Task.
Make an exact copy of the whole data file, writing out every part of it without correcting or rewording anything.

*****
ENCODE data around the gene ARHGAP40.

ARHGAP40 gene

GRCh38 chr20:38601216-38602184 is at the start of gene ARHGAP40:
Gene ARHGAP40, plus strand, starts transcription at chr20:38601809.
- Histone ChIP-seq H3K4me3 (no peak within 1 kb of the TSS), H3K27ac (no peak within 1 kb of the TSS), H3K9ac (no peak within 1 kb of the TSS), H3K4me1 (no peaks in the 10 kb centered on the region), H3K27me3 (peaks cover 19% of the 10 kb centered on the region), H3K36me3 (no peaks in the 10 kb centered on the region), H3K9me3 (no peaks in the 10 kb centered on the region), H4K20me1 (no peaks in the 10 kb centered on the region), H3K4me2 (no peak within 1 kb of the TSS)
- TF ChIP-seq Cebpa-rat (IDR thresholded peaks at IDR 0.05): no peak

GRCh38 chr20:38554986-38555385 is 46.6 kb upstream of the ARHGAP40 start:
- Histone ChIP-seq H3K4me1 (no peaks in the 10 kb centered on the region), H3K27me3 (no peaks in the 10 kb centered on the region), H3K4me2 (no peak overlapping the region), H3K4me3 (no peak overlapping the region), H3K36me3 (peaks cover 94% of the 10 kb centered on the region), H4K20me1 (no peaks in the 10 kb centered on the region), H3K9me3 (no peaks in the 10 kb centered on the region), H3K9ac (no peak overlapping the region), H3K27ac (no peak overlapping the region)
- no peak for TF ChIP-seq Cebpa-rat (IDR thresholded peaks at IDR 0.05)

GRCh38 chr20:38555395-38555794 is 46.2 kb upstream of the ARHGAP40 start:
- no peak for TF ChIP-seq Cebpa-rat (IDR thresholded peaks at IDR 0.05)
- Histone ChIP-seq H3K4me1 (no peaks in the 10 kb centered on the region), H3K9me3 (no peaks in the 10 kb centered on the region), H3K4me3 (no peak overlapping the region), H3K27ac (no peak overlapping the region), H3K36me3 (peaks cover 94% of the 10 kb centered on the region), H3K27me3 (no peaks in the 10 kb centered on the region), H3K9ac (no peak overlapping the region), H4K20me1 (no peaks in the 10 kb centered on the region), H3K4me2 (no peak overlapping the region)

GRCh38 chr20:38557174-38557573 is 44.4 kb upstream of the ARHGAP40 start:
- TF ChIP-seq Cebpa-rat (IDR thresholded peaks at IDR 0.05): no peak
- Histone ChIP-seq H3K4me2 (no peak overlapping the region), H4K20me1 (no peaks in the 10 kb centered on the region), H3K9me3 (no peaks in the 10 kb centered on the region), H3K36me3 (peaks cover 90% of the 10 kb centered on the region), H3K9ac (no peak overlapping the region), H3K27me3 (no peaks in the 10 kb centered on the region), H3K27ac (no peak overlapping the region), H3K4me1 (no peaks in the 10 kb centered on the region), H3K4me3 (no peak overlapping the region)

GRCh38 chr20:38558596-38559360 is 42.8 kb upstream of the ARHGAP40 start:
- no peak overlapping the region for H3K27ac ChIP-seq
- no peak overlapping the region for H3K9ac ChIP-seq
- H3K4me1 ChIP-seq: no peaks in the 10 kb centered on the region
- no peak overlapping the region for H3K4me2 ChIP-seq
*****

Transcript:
ENCODE data around the gene ARHGAP40.

ARHGAP40 gene

GRCh38 chr20:38601216-38602184 is at the start of gene ARHGAP40:
Gene ARHGAP40, plus strand, starts transcription at chr20:38601809.
- Histone ChIP-seq H3K4me3 (no peak within 1 kb of the TSS), H3K27ac (no peak within 1 kb of the TSS), H3K9ac (no peak within 1 kb of the TSS), H3K4me1 (no peaks in the 10 kb centered on the region), H3K27me3 (peaks cover 19% of the 10 kb centered on the region), H3K36me3 (no peaks in the 10 kb centered on the region), H3K9me3 (no peaks in the 10 kb centered on the region), H4K20me1 (no peaks in the 10 kb centered on the region), H3K4me2 (no peak within 1 kb of the TSS)
- TF ChIP-seq Cebpa-rat (IDR thresholded peaks at IDR 0.05): no peak

GRCh38 chr20:38554986-38555385 is 46.6 kb upstream of the ARHGAP40 start:
- Histone ChIP-seq H3K4me1 (no peaks in the 10 kb centered on the region), H3K27me3 (no peaks in the 10 kb centered on the region), H3K4me2 (no peak overlapping the region), H3K4me3 (no peak overlapping the region), H3K36me3 (peaks cover 94% of the 10 kb centered on the region), H4K20me1 (no peaks in the 10 kb centered on the region), H3K9me3 (no peaks in the 10 kb centered on the region), H3K9ac (no peak overlapping the region), H3K27ac (no peak overlapping the region)
- no peak for TF ChIP-seq Cebpa-rat (IDR thresholded peaks at IDR 0.05)

GRCh38 chr20:38555395-38555794 is 46.2 kb upstream of the ARHGAP40 start:
- no peak for TF ChIP-seq Cebpa-rat (IDR thresholded peaks at IDR 0.05)
- Histone ChIP-seq H3K4me1 (no peaks in the 10 kb centered on the region), H3K9me3 (no peaks in the 10 kb centered on the region), H3K4me3 (no peak overlapping the region), H3K27ac (no peak overlapping the region), H3K36me3 (peaks cover 94% of the 10 kb centered on the region), H3K27me3 (no peaks in the 10 kb centered on the region), H3K9ac (no peak overlapping the region), H4K20me1 (no peaks in the 10 kb centered on the region), H3K4me2 (no peak overlapping the region)

GRCh38 chr20:38557174-38557573 is 44.4 kb upstream of the ARHGAP40 start:
- TF ChIP-seq Cebpa-rat (IDR thresholded peaks at IDR 0.05): no peak
- Histone ChIP-seq H3K4me2 (no peak overlapping the region), H4K20me1 (no peaks in the 10 kb centered on the region), H3K9me3 (no peaks in the 10 kb centered on the region), H3K36me3 (peaks cover 90% of the 10 kb centered on the region), H3K9ac (no peak overlapping the region), H3K27me3 (no peaks in the 10 kb centered on the region), H3K27ac (no peak overlapping the region), H3K4me1 (no peaks in the 10 kb centered on the region), H3K4me3 (no peak overlapping the region)

GRCh38 chr20:38558596-38559360 is 42.8 kb upstream of the ARHGAP40 start:
- no peak overlapping the region for H3K27ac ChIP-seq
- no peak overlapping the region for H3K9ac ChIP-seq
- H3K4me1 ChIP-seq: no peaks in the 10 kb centered on the region
- no peak overlapping the region for H3K4me2 ChIP-seq